17 March, 2024

“Chaat” means ‘to taste’ in Hindi and is a common name for a popular street food. It is typically made with aloo (potato) or chana (chickpea). It is served on or mixed into a refreshing kachumber salad and topped with zingy coriander chutney and sev (gram flour sticks as found in Bombay mix).


Preparation time:  20-25 minutes 

If you can, use organic ingredients for this recipe. Although we are unsure whether eating organic food reduces breast cancer risk, organic food contains less pesticide residue. We know that certain pesticides are linked to breast cancer risk, so we recommend eating organic food whenever possible. Read more on pesticides here.



½ cucumber

2 medium tomatoes

¼ red onion

1 teaspoon garam masala

½ lemon, juiced

¼ teaspoon salt, to taste

pinch of fresh coriander and mint leaves (optional)



100g potatoes, boiled, and 1 200g chickpeas (in glass jar), drained and washed

¼ teaspoon kala namak (black salt)

pinch asafoetida - a spice often used in Indian cuisine and found in most supermarkets

1 tablespoon sev/boondi/farsan (optional) – available in Indian stores

Pinch of coriander leaves, chopped


Coriander chutney

1 cup of fresh coriander (stalks and leaves)

½ lemon, juiced

½ inch ginger

1 clove garlic

1 green chilli or chilli flakes/powder

0.5 teaspoon ground cumin

0.5 teaspoon salt



Large pan



Baking tray


  • Peel and dice the onion. Grate the carrots. Finely chop or grate the mushrooms. Drain the kidney beans then mash well in a bowl. Roughly chop or blitz the nuts – if you have a food processor you can blitz the carrots, mushrooms, kidney beans and nuts together.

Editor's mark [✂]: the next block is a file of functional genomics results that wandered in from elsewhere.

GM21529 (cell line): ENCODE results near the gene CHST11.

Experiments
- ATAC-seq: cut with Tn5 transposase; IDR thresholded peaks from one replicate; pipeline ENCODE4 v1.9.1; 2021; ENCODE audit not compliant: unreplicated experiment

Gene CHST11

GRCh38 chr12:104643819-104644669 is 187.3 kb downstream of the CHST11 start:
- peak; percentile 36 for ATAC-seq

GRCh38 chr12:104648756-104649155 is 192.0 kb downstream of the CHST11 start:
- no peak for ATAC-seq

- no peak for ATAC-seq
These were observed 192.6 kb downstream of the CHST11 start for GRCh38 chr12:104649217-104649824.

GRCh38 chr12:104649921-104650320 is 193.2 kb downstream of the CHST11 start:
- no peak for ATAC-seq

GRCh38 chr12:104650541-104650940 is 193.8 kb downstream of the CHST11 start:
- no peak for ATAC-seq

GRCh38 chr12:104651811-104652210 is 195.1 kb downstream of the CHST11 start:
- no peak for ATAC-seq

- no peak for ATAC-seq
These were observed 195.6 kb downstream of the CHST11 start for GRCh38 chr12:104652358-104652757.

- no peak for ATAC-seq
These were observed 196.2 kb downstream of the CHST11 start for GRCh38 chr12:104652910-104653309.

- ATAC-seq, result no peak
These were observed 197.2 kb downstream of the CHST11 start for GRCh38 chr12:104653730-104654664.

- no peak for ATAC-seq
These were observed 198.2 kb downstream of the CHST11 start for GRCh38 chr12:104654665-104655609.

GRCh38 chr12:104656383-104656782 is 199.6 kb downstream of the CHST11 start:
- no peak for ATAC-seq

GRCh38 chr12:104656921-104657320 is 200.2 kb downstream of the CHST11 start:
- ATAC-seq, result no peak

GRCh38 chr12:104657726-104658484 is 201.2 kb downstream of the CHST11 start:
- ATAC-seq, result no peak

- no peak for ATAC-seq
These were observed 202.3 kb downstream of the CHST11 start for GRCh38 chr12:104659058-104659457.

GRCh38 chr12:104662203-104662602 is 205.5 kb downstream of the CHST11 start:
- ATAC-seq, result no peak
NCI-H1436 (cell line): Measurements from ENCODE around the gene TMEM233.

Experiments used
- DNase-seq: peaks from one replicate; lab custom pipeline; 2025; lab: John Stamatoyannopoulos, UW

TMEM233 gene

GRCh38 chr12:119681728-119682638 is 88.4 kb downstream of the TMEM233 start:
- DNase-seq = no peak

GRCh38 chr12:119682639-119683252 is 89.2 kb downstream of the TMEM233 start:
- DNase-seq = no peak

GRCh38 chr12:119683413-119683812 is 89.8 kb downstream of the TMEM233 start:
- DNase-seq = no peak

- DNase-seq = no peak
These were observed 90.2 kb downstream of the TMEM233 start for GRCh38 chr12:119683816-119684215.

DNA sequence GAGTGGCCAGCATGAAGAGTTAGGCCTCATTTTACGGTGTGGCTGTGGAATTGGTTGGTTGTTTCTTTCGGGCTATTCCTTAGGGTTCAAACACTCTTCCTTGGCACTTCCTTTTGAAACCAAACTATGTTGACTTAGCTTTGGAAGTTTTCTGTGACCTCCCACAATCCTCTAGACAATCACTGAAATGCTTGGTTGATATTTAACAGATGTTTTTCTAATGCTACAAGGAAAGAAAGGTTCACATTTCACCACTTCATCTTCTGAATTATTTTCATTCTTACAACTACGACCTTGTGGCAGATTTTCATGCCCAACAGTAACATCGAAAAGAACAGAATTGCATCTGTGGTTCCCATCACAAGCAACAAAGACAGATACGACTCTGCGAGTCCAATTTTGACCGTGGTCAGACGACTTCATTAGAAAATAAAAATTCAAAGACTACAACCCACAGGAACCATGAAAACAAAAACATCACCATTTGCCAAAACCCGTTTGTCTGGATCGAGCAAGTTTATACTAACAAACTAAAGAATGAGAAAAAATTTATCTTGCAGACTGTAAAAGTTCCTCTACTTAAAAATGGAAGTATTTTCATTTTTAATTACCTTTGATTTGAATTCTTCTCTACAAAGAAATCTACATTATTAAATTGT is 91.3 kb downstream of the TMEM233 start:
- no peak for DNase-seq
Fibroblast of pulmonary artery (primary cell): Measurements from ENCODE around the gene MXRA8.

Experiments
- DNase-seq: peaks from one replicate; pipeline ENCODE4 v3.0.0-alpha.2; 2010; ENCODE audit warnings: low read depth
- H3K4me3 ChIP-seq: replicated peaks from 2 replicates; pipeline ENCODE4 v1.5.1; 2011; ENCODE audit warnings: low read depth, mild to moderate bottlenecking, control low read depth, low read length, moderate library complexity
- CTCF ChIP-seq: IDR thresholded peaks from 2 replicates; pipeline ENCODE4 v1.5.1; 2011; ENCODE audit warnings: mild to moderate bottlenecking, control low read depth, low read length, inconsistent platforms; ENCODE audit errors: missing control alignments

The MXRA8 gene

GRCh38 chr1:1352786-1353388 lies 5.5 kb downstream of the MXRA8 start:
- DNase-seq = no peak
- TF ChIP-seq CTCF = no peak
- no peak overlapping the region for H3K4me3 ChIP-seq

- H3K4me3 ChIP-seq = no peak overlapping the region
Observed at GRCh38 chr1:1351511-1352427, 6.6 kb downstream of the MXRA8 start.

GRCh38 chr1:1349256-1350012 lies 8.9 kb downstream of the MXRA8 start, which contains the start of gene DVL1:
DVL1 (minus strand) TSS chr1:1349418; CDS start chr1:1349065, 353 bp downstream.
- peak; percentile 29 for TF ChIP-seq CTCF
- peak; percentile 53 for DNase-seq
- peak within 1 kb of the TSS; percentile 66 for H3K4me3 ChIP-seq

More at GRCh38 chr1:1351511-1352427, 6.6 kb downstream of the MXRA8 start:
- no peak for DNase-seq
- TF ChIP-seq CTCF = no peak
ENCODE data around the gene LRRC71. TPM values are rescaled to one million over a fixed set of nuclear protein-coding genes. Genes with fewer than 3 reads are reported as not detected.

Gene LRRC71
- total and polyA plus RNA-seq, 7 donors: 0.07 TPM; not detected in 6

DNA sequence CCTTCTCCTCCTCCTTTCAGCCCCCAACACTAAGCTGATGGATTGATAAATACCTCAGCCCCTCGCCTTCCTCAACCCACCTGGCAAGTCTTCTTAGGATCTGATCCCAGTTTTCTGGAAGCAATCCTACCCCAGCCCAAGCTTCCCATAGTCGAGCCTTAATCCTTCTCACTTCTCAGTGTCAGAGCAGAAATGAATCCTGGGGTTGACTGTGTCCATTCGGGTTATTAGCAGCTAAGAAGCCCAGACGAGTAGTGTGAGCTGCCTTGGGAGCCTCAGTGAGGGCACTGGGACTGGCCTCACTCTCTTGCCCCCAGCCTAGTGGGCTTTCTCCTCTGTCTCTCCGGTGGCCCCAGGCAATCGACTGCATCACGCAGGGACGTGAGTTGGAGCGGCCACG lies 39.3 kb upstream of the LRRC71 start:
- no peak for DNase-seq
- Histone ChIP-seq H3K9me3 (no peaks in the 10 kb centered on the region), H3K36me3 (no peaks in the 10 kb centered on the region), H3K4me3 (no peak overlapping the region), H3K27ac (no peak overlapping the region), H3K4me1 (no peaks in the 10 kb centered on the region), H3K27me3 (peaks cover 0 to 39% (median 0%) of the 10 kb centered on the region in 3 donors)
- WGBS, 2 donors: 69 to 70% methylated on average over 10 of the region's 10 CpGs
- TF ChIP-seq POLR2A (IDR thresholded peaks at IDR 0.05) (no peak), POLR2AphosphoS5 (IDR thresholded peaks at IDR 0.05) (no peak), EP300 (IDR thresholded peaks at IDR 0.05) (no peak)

• Peel the potatoes and swede. Dice the potatoes and swede into 1-inch pieces.
  • Heat the oil in a large saucepan then fry the onions until soft and translucent.
  • Add the lentils and stock, bring to the boil then cover and simmer for about 14-16 minutes until the lentils are soft but not completely mushy and most of the water has been absorbed. Once the lentils are soft, add the oats, 1 tbsp water and a good load of pepper, stir through and cook for 2-3 minutes.
  • Add the nuts, carrot, mushrooms, kidney beans, marmite, lemon juice, soy sauce, herbs and spices plus a pinch of salt depending on saltiness of stock, marmite and soy sauce.
  • Stir for 5 mins whilst it thickens then taste – it should be a thick doughy porridge consistency and taste rich and peppery, adjust season if required. Turn off the heat and leave to sit.
  • Spread the haggis out on a greased baking tray and bake for 25-30 minutes until crisp on the top. Meanwhile, cook the neeps and tatties (swede and potatoes).
  • Boil water in two separate pans. Put the swede in one pan and the tatties in the other and cook for 12-15 minutes until the neeps and tatties are tender.
  • Drain the potatoes and retain about 2 tbsp of the potato water with the potatoes in the pan. Add the milk, butter/oil, mustard and season to taste with salt and pepper then mash until smooth.
  •  Drain and return to the pan. Stir through the butter/oil and season with salt and pepper then mash until smooth.
  • Serve 1-2 scoopfuls of each of the haggis, neeps and tatties.


Why this is good for you  

Chickpeas are rich in fibre and can help you reach your daily fibre goal of 30g a day. A diet high in fibre reduces breast cancer risk. Additionally, chickpeas are an excellent source of plant proteins and make a great alternative to processed meat. .

Enjoyed this chana chaat recipe and are craving more recipes like this? Breast Cancer UK’s brand new recipe e-book Download (for free) ‘Organic Flavours’ and Sareta Puri’s website have got you covered! What are you waiting for? Get cooking. 

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